Report to the Secretary of State for the Home Department, from the Poor Law Commissioners, on the Training of Pauper Children: With Appendices
W. Clowes and sons, 1841 - 421 sider
Hva folk mener - Skriv en omtale
Vi har ikke funnet noen omtaler på noen av de vanlige stedene.
Andre utgaver - Vis alle
able-bodied widowers resident adopted adult paupers afford allotted answered apprenticed apprentices apprenticeship arithme Arithmetic arrangements Assistant Attend model Board of Guardians boys character child Children deserted Children of able-bodied Children of men cº cº cºa cºn conduct consequence considerable course desirable district schools duties employed employment establishment exercises father garden Geography Geometry girls Grammar habits Hackney Wick Hundred improvement infant school knowledge labour lessons Limehouse master means ment methods of instruction moral natural Norwood number of children º cº º º º object obtained occupiers orphan parents parish pauper children period persons Poor Law Commissioners premium present pupil teachers Question receive religious instruction render resident in Union respect schoolmaster Singing skill ſº Stepney superintendence taught tion training of pauper training school transitive verb Union workhouse verb vulgar fractions workhouse schools workmen writing
Side 257 - The boast of heraldry, the pomp of power, And all that beauty, all that wealth e'er gave, Await alike the inevitable hour: The paths of glory lead but to the grave.
Side 230 - ... was insured by systematic lessons from books. A course of reading in English literature, by which the taste may be refined by an acquaintance with the best models of style, and with those authors whose works have exercised the most beneficial influence on the mind of this nation, has necessarily been postponed to another part of the course. It, however, forms one of the most important elements in the conception of the objects to be attained in a training school, that the teacher should be inspired...
Side 9 - How do the children whom you employ obtain education ? — The manufacturers are always anxious that the children should absent themselves from the manufactory during two or three months of the year to attend the schools. The manufacturers very frequently suggest to the parents the necessity of the children being taken to school. The sending the child to school is generally an inconvenience to the manufacturer.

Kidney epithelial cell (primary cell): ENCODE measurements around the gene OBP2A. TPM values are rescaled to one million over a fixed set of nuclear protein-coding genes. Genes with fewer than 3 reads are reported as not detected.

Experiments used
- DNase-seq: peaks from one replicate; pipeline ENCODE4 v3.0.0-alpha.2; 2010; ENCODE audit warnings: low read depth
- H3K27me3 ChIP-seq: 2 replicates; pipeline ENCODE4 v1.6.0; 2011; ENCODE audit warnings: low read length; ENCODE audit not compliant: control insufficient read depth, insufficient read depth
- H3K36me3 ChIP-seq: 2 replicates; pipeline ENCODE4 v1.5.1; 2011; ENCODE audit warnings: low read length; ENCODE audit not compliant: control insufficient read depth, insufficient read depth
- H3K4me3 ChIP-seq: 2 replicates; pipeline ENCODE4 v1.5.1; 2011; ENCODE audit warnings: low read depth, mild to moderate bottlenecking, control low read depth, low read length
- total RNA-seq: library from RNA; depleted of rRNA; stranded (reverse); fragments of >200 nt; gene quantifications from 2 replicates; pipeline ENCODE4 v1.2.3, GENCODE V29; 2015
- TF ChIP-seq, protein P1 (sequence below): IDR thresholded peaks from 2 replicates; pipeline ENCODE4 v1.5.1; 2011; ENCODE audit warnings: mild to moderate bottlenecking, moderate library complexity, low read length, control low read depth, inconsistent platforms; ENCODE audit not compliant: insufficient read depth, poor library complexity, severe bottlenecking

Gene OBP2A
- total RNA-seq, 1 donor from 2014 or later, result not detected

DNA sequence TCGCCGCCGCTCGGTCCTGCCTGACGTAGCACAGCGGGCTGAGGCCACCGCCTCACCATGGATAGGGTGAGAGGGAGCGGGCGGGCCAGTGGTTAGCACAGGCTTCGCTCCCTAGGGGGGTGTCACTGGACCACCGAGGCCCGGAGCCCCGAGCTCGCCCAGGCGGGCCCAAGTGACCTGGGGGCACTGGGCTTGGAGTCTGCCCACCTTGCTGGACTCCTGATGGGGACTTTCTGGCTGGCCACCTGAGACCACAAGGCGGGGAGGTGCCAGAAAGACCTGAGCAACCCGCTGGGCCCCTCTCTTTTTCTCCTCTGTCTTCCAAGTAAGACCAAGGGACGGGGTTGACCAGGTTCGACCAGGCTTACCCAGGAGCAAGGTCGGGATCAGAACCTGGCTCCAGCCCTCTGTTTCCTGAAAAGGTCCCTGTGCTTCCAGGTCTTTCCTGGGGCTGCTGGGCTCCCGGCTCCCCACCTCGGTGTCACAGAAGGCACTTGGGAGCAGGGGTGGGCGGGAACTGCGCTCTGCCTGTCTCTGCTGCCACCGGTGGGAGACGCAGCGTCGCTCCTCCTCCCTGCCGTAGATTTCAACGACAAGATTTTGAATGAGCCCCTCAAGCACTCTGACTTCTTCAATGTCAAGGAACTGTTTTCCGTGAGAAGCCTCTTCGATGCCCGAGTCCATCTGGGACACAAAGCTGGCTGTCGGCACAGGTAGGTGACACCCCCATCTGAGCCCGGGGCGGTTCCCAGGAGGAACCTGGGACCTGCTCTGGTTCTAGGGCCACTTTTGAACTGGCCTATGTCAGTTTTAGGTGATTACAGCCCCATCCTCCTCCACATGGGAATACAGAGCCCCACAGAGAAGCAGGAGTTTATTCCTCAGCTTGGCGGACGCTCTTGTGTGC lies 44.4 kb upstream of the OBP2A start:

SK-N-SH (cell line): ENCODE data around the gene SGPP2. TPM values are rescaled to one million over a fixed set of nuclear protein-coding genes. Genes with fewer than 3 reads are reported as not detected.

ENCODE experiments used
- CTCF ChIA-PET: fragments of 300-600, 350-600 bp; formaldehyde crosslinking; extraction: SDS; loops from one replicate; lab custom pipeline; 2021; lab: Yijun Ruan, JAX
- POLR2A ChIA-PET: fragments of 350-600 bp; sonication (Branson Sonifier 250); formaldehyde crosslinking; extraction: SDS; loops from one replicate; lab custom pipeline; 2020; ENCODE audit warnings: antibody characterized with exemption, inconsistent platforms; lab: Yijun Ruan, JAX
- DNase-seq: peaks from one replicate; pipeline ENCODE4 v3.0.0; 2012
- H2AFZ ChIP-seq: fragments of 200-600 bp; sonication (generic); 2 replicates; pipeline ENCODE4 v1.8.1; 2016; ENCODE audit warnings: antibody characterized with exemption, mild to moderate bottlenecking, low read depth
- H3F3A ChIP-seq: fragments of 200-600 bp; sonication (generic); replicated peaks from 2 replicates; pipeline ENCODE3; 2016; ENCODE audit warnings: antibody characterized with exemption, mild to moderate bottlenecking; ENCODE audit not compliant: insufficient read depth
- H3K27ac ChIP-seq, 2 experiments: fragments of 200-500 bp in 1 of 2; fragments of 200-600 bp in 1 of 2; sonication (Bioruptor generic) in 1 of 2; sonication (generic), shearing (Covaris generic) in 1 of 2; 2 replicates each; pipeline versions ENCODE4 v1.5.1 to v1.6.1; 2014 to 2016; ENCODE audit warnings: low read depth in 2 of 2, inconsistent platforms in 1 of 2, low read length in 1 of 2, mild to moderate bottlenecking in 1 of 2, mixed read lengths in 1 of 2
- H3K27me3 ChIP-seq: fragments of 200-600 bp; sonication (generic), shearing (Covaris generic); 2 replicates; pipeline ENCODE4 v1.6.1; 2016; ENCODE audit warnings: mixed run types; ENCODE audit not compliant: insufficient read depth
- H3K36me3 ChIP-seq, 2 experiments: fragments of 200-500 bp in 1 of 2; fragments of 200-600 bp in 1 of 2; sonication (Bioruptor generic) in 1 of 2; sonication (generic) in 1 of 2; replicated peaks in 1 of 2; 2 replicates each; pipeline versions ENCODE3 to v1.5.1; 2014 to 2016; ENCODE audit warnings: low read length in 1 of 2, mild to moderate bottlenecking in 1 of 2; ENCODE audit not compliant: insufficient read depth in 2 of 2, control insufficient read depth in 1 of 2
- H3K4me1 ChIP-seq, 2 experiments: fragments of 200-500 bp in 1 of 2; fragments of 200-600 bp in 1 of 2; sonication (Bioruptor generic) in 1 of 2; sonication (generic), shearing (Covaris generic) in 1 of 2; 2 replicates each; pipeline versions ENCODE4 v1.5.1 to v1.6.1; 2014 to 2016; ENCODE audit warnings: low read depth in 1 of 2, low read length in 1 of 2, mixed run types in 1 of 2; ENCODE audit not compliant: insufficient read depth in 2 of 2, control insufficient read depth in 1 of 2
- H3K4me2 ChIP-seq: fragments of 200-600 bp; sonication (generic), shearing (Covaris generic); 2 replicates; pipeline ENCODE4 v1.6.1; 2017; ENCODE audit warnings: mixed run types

Side 33 - ... afford the largest amount of security to the property and order of the community. Not only has the training of the children of labourers hitherto been defective, both in the methods of instruction pursued, and because it has been confined within the most meagre limits, but because it has failed to inculcate the great practical lesson for those whose sole dependence for their living is on the labour of their hands by early habituating them to patient and skilful industry.
Side 323 - ... not given to change his condition, but satisfied with his situation, because it gives him the power of doing good; and who has made up his mind to live and to die in the service of primary instruction, which to him is the service of God and his fellowcreatures. To rear masters approaching to such a model is a difficult task; and yet we must succeed in it, or else we have done nothing for elementary instruction.
Side 210 - Prudence might dictate that he should not marry, and then his domestic comfort would depend on himself. No servants, therefore, were provided, with the exception of a matron, who acted as cook. The whole household-work was committed to the charge of the boys and young men ; and for this purpose the duties of each were appointed every fortnight, in order that they might be equally shared by all.
Side 208 - We hoped to inspire them with a large sympathy for their own class. To implant in\ their minds the thought that their chief honour would be, to aid in rescuing that class from the misery of ignorance! and its attendant vices. To wean them from the influence of that personal competition in a commercial society which leads to sordid aims. To place before them the unsatisfied want of the uneasy and distressed multitude, and to breathe into them the charity which seeks to heal' its mental and moral diseases.